PharmFree Model Curriculum
Since 2002, AMSA’s PharmFree Campaign has encouraged a relationship between physicians and the pharmaceutical and device industries that prioritizes patient care. In recent years, evidence has mounted demonstrating the negative influence that industry sometimes exerts on the medical practice, spurring calls for reform by the Institute of Medicine (IOM) and the American Association of Medical Colleges (AAMC). Both institutions issued reports that identified the need to change the way that physicians interact with industry, including the education that physicians in training receive.
Today, physicians interact with the pharmaceutical and device industries on a daily basis, yet theyreceive little education on how to appropriately manage these relationships. Building from the IOM and AAMC reports,AMSA calls on medical schools to implement curricula that prepare students to interact with industry in a way that protects individual patients, promotes public health, and preserves the public trust in medicine.AMSA’s Model PharmFree Curriculum aims to provide students with the knowledge and analytical skills necessary to:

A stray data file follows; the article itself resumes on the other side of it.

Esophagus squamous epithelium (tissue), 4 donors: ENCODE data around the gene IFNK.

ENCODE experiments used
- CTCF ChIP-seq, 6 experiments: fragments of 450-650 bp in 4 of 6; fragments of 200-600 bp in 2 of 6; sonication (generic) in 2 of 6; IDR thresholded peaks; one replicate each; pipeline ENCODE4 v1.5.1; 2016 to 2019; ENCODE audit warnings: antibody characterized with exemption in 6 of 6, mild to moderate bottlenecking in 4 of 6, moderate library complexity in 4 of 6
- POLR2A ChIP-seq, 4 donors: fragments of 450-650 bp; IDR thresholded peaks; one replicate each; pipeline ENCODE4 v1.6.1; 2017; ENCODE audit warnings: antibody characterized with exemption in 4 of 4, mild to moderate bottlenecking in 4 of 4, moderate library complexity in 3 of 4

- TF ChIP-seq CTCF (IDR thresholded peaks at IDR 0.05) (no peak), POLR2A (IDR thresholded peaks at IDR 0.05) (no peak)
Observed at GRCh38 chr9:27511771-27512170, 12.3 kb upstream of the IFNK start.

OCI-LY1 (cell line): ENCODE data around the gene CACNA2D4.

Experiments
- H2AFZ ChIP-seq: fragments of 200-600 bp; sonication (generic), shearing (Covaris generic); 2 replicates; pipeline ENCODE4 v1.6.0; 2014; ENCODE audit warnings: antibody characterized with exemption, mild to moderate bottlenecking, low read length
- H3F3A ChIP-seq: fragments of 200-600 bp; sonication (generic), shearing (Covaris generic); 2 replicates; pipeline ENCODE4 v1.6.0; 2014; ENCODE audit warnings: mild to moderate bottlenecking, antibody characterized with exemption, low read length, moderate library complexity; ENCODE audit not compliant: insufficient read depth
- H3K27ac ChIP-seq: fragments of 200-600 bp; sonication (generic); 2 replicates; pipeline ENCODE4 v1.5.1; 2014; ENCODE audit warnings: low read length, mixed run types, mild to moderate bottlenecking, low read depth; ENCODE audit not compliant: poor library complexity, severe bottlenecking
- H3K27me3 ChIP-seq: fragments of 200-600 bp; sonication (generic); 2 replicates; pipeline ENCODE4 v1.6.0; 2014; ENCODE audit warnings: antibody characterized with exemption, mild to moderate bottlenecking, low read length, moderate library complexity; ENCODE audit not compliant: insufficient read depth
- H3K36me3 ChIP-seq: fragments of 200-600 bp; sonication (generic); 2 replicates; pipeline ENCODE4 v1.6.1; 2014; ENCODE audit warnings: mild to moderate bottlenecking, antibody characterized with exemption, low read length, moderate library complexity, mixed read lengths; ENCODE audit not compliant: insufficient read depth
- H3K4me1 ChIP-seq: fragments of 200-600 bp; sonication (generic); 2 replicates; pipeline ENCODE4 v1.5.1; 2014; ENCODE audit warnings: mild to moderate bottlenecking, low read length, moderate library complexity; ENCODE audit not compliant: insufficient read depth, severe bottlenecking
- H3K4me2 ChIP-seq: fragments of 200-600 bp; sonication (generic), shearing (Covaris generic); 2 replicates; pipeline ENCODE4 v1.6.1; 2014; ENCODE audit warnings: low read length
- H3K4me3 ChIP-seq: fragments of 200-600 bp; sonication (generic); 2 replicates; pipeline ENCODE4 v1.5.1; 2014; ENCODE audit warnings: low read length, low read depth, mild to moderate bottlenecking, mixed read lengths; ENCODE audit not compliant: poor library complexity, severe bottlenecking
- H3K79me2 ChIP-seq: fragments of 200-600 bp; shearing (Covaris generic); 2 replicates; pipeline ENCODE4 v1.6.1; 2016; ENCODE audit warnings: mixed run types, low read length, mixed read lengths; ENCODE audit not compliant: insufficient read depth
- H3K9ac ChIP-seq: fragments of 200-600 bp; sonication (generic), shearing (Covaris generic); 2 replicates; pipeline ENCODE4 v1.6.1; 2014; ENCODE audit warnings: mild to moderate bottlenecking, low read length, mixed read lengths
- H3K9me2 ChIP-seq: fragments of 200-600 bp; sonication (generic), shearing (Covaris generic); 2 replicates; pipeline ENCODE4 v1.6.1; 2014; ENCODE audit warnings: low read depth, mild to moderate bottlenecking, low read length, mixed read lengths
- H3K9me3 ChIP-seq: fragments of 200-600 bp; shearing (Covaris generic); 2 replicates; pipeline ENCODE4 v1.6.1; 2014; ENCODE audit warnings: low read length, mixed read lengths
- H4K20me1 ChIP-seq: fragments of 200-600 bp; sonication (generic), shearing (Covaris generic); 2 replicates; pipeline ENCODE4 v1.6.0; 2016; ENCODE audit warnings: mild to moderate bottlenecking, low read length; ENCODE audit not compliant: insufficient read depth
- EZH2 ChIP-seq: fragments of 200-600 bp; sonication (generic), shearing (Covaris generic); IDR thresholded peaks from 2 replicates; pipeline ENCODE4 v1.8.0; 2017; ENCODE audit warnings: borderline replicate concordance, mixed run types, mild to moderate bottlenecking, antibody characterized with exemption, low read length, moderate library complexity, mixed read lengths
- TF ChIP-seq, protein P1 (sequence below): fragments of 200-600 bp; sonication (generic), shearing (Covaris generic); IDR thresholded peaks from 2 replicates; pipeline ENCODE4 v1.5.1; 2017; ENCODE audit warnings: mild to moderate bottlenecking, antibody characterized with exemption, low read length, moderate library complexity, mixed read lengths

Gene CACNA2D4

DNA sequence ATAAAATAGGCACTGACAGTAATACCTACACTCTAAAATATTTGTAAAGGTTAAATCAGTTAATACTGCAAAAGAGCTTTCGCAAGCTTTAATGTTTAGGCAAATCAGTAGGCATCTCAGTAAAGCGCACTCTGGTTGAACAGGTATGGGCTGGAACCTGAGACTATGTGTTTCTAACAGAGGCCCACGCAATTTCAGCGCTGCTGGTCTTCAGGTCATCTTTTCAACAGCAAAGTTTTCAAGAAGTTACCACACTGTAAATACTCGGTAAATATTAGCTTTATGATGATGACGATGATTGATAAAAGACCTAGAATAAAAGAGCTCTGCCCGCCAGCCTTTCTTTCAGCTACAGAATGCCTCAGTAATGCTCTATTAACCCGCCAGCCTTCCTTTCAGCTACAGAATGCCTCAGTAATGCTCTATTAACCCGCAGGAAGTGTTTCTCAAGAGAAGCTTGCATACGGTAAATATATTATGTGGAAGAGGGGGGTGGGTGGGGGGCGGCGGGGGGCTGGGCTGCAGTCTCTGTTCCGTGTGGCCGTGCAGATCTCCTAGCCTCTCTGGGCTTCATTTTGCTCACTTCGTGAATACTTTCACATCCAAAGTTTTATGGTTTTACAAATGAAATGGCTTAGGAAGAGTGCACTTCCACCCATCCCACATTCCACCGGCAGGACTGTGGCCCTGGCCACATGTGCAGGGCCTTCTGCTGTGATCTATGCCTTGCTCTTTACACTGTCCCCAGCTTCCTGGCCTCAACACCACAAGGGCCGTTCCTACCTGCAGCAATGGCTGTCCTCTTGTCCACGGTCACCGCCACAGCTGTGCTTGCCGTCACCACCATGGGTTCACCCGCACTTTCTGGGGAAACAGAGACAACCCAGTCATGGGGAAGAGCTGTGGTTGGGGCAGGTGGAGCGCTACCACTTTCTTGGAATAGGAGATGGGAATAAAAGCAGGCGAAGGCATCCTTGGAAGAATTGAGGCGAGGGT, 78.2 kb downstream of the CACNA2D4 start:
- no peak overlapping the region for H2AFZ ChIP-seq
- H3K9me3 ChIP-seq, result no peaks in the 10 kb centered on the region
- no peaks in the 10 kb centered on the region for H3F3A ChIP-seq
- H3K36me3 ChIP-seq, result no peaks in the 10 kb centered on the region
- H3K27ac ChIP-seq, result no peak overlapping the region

1) Understand the nature of conflicts of interest and how they pertain to the practice of medicine;
2) Recognize how industry can impact clinical care and develop strategies to mitigate the negative influzences; and
3) Properly manage industry relations to maximize patient and societal benefit.
“Evidence and Recommendations for a Model PharmFree Curriculum” is guide for students, faculty
and administrators looking to incorporate a Model PharmFree Curriculum into existing curricula.
This guide discusses:
- Five curricular competencies necessary for meeting the objectives of the Model PharmFree Curriculum described above.
- Strategies for teaching about conflict of interest, including an overview of literature on effective methods of teaching and instruction techniques that have been employed atmedical schools throughout the world. AMSA recommends a variety of interactivemethods of instruction to engage even skeptical students.
- Involvement of industry in education about conflict of interest. AMSA believes that the risks of involving industry in the education process outweigh the benefits, thus industry participation is strongly discouraged.
- Management of conflict of interest in education, including disclosure and prohibition of conflicts. AMSA recommends prohibiting conflict of interest in preclinical courses and disclosure for all physicians involved with instruction on the wards.